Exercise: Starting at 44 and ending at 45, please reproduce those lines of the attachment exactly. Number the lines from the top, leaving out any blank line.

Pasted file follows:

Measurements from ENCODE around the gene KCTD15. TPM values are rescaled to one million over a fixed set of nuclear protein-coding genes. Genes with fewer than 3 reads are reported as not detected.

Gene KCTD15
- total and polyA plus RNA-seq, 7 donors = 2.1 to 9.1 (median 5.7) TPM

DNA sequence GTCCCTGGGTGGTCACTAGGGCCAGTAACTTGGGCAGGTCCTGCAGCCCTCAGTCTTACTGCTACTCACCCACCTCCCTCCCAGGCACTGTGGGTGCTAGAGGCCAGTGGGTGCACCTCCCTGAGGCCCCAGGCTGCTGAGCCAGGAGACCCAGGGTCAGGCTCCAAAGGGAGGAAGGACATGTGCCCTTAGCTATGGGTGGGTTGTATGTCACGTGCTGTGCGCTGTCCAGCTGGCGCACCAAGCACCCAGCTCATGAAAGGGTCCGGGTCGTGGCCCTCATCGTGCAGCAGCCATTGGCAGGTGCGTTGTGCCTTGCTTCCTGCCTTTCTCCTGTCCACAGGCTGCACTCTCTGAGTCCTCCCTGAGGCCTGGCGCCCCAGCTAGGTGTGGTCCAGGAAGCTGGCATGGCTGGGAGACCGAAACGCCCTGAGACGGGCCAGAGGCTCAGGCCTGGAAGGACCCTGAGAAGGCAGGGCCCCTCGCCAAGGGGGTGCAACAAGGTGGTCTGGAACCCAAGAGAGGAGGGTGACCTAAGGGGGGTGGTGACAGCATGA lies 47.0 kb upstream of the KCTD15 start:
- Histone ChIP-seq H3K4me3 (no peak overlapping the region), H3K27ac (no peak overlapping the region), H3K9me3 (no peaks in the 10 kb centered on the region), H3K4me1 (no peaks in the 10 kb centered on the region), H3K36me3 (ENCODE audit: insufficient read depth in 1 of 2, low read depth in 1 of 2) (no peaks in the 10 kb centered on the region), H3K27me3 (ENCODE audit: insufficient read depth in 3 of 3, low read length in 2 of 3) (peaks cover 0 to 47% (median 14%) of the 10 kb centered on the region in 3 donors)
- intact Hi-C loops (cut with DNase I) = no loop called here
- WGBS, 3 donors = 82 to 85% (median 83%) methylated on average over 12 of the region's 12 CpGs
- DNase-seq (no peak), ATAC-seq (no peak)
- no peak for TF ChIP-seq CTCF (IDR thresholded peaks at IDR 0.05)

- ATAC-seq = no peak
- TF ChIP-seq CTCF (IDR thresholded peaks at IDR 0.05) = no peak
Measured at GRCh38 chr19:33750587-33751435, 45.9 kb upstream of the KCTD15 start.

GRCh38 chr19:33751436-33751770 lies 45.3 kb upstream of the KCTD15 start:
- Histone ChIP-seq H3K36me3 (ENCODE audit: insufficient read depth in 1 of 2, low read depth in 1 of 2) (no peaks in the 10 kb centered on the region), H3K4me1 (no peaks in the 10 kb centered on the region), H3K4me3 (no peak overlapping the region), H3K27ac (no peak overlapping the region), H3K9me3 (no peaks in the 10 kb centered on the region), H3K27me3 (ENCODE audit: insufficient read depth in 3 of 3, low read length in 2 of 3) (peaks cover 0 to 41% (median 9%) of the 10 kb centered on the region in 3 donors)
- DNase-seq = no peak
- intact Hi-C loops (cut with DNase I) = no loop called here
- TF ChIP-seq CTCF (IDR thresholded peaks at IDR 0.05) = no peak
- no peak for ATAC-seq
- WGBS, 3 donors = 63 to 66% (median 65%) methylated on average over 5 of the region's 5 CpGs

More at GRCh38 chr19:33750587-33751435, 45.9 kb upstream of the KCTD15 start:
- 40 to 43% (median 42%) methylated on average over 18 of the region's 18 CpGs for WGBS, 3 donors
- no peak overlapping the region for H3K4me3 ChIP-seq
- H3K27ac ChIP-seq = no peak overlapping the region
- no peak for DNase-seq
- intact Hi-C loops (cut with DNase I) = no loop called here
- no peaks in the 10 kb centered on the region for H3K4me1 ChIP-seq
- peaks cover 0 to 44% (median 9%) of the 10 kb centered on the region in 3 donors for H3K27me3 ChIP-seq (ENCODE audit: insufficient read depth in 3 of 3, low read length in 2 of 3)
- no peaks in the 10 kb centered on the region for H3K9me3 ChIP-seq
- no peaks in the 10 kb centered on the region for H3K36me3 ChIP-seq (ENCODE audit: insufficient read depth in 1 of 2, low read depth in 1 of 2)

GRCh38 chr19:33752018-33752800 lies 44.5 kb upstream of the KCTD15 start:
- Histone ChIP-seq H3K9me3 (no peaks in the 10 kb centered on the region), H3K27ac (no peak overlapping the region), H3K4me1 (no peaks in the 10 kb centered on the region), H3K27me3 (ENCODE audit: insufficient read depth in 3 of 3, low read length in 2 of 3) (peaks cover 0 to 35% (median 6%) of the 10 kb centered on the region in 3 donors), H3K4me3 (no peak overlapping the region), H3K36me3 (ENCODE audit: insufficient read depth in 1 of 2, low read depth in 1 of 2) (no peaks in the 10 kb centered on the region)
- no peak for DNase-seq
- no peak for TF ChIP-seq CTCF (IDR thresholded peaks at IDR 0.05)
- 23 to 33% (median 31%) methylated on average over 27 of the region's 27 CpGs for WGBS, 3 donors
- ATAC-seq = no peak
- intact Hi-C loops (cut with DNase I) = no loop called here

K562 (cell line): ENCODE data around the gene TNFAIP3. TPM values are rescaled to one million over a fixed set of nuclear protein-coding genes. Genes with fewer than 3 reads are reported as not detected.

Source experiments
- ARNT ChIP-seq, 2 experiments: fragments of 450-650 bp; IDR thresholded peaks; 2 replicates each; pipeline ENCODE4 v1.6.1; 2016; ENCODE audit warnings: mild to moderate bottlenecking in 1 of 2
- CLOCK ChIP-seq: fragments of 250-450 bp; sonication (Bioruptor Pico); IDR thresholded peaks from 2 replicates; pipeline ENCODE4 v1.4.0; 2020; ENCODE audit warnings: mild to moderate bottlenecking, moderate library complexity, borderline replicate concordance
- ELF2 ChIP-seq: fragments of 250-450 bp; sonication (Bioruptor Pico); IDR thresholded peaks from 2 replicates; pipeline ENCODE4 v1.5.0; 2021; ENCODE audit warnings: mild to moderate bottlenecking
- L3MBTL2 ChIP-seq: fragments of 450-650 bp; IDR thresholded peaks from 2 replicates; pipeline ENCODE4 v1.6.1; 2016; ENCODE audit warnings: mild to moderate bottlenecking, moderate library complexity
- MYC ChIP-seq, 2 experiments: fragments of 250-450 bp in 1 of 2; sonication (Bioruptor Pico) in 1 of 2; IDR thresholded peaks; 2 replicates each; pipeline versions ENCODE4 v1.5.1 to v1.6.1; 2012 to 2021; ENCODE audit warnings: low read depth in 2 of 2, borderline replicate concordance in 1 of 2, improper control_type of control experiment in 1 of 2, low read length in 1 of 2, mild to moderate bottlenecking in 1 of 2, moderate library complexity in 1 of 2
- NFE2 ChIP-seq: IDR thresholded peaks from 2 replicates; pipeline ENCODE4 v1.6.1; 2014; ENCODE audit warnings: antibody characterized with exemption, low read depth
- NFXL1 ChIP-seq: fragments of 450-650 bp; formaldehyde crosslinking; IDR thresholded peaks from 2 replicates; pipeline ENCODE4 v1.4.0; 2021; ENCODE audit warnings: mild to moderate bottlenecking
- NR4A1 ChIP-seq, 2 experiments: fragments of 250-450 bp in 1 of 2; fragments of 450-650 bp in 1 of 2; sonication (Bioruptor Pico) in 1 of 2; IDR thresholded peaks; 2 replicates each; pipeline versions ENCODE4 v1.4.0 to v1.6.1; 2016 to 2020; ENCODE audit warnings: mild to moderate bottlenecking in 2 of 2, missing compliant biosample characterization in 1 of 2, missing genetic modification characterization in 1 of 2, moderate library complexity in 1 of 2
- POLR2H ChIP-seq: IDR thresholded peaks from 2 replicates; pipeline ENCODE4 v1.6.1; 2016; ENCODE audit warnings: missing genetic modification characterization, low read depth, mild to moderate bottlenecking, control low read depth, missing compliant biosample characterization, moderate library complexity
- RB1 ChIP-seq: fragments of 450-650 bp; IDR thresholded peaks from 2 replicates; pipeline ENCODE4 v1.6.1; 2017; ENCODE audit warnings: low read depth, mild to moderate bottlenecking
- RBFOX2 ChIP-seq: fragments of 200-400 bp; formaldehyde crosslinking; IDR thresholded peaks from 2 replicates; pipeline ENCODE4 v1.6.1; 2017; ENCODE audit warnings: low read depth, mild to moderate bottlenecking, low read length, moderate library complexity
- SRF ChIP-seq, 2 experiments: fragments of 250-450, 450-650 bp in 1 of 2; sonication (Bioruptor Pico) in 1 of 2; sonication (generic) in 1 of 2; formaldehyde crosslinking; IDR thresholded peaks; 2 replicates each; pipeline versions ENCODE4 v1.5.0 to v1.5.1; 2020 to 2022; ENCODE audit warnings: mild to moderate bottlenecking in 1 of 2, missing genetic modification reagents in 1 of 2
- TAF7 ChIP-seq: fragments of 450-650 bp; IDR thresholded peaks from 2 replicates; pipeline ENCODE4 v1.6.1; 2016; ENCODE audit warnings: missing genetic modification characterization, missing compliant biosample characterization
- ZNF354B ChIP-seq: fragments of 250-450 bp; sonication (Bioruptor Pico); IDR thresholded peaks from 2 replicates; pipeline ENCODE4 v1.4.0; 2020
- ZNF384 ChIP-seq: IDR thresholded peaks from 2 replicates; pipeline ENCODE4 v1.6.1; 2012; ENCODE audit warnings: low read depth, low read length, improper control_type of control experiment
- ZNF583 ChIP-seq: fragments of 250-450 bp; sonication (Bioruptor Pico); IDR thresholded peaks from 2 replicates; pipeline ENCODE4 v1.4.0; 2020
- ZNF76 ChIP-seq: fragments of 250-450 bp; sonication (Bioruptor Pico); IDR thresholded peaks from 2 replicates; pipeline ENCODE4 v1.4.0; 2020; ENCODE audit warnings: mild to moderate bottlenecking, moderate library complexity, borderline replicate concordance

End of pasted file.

- NFE2 ChIP-seq: IDR thresholded peaks from 2 replicates; pipeline ENCODE4 v1.6.1; 2014; ENCODE audit warnings: antibody characterized with exemption, low read depth
- NFXL1 ChIP-seq: fragments of 450-650 bp; formaldehyde crosslinking; IDR thresholded peaks from 2 replicates; pipeline ENCODE4 v1.4.0; 2021; ENCODE audit warnings: mild to moderate bottlenecking